).
1.2.2 Magnetic-sensitive Release Systems
Magnetism has a profound infuence on living organisms. The haemoglobin in our
blood, an iron-containing protein, is magnetic. Magnetotactic bacteria are perhaps
5
Introduction
the frst living organisms to orient themselves with the Earths magnetic feld [35].
These bacteria are known to contain aligned chains of magnetic particles of various
shapes. There is now substantial evidence that all living organisms, including animals
and humans, contain magnetic particles that act as magnetic receptors [36]. It is an
established fact that the magnetism and magnetic materials have a strong role to
play in health care and biological applications [3740]. The combination of fne
particles and magnetism in the feld of biology and biomaterial has been found useful
in sophisticated biomedical applications such as cell separation [4143], gene and
drug delivery and magnetic intracellular hyperthermia treatment of cancer [44, 45].
A schematic presentation of stimuli-responsive drug-delivery systems is shown in
Figure 1.2.
Swelling Controlled
Temperature
Biomolecule Sensitive
Drug Release from Swollen Gel
pH
N
S
Figure 1.2 A schematic presentation of stimuli-responsive drug-delivery systems
1.3 Concept of Controlled Drug Delivery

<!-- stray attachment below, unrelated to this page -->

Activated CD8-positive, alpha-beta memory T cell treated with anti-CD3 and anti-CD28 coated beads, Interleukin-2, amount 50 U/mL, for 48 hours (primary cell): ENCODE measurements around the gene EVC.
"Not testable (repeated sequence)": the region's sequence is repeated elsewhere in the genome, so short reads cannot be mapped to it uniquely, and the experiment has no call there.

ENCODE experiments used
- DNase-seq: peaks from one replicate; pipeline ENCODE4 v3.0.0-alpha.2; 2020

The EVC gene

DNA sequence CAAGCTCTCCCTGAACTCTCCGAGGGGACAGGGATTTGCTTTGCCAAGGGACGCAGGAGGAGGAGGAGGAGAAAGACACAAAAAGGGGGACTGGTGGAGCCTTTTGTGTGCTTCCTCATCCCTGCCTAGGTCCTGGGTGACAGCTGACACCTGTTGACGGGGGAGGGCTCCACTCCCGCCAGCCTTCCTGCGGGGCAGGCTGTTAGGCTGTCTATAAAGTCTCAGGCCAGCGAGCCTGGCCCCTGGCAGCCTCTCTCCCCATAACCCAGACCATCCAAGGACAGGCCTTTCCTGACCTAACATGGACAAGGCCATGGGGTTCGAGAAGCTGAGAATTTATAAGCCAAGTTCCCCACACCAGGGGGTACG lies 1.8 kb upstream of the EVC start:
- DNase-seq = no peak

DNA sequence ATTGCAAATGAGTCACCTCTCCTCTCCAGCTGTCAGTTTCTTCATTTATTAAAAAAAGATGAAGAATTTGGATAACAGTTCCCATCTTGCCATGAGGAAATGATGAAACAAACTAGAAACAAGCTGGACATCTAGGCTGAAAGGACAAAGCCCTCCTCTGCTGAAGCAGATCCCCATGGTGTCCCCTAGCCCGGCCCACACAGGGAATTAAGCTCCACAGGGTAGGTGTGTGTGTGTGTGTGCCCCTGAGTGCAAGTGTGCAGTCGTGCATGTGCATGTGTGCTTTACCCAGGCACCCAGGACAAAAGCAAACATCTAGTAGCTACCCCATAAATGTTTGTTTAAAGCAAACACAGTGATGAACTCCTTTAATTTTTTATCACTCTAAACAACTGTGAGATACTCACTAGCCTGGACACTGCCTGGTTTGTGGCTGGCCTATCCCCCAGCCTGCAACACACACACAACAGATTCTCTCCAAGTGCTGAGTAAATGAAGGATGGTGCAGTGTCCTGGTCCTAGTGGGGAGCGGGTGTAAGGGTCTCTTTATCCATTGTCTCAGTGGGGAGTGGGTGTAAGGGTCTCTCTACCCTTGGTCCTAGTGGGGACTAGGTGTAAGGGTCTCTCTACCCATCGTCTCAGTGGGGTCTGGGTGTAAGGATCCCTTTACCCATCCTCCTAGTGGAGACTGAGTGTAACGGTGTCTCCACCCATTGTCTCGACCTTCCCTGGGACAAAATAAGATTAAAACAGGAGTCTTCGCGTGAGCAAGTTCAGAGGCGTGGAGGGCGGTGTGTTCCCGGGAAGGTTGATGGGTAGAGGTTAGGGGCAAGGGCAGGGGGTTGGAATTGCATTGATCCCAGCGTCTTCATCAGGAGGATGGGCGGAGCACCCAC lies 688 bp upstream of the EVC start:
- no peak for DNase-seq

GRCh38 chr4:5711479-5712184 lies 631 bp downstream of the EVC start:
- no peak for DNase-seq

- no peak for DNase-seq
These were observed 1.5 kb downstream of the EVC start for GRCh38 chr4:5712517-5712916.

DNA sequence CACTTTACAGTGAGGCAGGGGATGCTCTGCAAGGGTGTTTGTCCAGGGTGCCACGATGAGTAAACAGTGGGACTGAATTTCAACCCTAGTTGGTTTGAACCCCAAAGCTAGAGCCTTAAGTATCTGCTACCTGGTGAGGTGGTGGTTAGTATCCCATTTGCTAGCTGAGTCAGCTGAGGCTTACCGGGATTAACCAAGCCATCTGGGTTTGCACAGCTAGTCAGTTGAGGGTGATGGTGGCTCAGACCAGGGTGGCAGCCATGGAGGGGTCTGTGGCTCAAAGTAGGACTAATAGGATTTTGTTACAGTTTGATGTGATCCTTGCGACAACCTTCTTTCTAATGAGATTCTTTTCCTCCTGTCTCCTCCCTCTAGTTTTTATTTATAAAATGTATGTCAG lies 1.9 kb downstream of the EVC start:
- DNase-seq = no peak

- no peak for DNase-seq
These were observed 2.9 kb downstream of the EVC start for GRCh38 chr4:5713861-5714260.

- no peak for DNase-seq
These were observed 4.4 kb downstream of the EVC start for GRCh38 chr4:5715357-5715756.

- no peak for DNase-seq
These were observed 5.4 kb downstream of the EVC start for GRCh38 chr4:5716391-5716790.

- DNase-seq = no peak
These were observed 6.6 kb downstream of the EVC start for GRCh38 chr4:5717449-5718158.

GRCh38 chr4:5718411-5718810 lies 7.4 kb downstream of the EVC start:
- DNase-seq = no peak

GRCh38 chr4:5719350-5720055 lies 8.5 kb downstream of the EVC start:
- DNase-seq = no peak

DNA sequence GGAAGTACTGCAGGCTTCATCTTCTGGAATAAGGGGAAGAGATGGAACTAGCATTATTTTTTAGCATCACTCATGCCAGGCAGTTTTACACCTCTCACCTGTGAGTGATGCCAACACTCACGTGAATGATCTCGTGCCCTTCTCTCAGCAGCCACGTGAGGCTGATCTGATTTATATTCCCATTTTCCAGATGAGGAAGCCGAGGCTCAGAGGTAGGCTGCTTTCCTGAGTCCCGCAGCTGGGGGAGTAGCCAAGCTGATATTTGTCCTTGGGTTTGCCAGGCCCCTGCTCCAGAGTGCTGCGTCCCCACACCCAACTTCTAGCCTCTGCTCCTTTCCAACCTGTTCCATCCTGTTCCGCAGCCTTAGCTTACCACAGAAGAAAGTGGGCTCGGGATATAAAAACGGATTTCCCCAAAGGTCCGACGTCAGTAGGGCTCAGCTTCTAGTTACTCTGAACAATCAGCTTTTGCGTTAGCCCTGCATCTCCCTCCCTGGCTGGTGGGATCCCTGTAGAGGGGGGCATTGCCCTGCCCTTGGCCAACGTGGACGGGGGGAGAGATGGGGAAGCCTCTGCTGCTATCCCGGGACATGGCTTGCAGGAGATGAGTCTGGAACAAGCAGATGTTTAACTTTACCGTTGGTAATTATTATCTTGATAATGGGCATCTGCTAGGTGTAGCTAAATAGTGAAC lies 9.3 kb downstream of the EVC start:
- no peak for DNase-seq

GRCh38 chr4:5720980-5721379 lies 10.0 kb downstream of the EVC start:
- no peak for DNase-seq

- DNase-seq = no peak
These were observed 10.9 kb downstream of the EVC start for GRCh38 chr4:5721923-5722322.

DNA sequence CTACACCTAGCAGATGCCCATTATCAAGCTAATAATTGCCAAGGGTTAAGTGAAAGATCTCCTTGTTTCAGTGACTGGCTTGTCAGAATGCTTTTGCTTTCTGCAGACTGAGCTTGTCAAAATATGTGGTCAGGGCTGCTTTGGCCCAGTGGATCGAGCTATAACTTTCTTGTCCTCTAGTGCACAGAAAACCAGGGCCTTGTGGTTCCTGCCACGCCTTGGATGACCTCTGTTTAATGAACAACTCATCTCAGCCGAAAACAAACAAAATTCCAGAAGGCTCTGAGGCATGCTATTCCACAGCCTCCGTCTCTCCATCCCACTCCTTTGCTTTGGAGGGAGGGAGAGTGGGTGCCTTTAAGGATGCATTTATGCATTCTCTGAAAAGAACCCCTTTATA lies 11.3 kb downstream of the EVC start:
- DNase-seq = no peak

In the mid 1960s Judah Folkman, MD, at Harvard was circulating rabbit blood
inside a Silastic (silicone rubber) arterio-venous shunt and discovered that if he
exposed the tubing to anaesthetic gases on the outside, the rabbits would fall asleep
[46]. He proposed that short, sealed segments of such tubing containing a drug could
6
Stimuli Responsive Drug Delivery Systems: From Introduction to Application
be implanted, and if the silicone didnt change in dimensions or composition, the
implant would become a constant-rate drug-delivery device [47]. He also showed
that the rate decreased as the tubing thickness increased, which is obvious today,
but back then it was the frst suggestion of a zero-order controlled drug delivery
implant in vivo. The frst controlled drug delivery (CDD) devices that Alza designed
were macroscopic in scale. One was an ophthalmic insert called the Ocusert that
released the anti-glaucoma drug, pilocarpine, at a constant rate in the eye as shown
in the photograph in Figure 1.3.
An Ophthalmic insert that
provides a zero order release
Figure 1.3 Ocusert anti-glaucoma eye insert containing pilocarpine
Drug-delivery technology represents one of the broader areas of science, which
involves multidisciplinary scientifc approach, contributing to human health care.
The treatment of acute diseases or chronic illnesses has been achieved by delivery of
drugs to the patients for many years. These drug-delivery systems include tablets,
injectables, suspensions, creams, ointments, liquids and aerosols. Today these
conventional drug-delivery systems are widely used. The term drug delivery can be
defned as techniques that are used to get the therapeutic agents inside the human
body [48]. When administering a drug, there is an optimum concentration range to